Our initial Kickstarter campaign was funded at 133% of a goal of $22,000 We had people signing up to an email list to be notified when more would be made again. We went back to Kickstarter 6 months later to be able to print more games and was funded 142% of a goal of $45,000. We did just shy of $100k in crowdfunding sales in our first year. The second Kickstarter campaign was so successful due to the built up buzz and interest from the first campaign plus we created 5 expansions with well-known podcasters, artists, and speakers from the Catholic community.
Two years later, we have now printed over 10,000 units of our base game, not including any expansions, and have launched 8 expansion variations to play with the base. We also launched two completely separate party games in 2020.
There is still a lot of room for growth for us. We connect with our fans and customers on social media and via email to learn what they like about our games and what they would want to see in the future. From a production perspective, we continue to refine our games with edits and additions to our already produced games. From a marketing perspective, we are growing our social media presence and continue to make connections with well known thought leaders in our market. We have met a lot of amazing people and organizations since our initial launch and being a part of our community is important to us.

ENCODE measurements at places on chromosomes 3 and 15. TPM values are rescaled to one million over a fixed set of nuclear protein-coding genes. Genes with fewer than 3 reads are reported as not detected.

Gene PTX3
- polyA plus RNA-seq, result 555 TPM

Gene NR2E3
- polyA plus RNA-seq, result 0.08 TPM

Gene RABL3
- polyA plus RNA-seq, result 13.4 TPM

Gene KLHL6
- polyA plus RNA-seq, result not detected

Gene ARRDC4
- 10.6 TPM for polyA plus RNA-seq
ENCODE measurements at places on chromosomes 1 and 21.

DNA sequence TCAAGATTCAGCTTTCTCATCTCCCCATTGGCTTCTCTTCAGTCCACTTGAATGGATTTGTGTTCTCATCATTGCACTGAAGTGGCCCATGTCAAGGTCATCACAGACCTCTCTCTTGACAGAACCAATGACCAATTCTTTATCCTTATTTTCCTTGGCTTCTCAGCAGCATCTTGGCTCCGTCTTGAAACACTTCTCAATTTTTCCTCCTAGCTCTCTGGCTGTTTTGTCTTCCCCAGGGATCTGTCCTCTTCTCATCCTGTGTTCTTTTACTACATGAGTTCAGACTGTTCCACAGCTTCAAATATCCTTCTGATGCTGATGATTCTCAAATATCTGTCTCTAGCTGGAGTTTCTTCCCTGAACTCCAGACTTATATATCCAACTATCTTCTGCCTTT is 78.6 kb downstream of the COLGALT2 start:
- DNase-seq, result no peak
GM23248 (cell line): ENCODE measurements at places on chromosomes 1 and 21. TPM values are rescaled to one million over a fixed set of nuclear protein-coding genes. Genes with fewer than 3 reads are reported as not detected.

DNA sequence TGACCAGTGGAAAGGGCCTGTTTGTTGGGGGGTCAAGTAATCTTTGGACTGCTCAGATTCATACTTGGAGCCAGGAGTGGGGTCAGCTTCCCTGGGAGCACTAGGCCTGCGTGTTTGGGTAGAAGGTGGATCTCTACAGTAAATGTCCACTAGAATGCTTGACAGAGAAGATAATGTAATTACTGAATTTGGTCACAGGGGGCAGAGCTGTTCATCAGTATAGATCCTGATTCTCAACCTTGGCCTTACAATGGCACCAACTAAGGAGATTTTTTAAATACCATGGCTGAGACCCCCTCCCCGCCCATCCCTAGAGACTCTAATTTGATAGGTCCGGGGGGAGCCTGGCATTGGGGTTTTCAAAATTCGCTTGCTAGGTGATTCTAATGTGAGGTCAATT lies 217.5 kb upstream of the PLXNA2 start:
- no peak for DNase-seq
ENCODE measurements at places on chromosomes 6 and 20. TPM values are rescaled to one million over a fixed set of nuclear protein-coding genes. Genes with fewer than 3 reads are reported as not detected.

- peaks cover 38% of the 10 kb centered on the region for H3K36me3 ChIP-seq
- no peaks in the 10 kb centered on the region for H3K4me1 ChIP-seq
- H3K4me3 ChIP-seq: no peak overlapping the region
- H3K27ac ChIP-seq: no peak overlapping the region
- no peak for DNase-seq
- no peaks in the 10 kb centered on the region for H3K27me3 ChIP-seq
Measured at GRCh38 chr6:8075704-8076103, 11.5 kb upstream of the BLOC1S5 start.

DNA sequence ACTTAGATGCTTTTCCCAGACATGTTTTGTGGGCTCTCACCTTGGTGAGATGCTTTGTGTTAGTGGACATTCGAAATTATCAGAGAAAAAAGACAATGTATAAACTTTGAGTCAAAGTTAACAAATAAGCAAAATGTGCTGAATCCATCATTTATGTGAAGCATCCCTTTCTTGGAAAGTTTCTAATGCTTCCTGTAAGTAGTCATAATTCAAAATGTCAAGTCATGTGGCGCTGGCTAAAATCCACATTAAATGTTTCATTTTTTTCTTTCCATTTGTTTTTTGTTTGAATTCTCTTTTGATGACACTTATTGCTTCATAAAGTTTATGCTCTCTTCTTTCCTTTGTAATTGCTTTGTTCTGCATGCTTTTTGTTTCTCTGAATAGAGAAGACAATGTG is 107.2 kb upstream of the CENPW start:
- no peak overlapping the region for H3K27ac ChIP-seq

I host my e-commerce business on Shopify. The software hooks up to any tool or other company I use from shipping to bookkeeping. I chose hosting my own site over selling on Amazon, because Amazon’s processes seemed confusing to me when I looked at how to sell on the platform. Owning my own site gives me full control over every aspect of it and I do not have to play by Amazon’s rules.
To market the game, I have relied heavily on influencer marketing (again, not reinventing the wheel). I came to the market without anyone knowing who I was or what my game was all about. I focused on making connections with Facebook pages and blogs with devoted followers that were in my audience and asked them to help spread the word, for the initial Kickstarter campaign and periodically on an on going basis.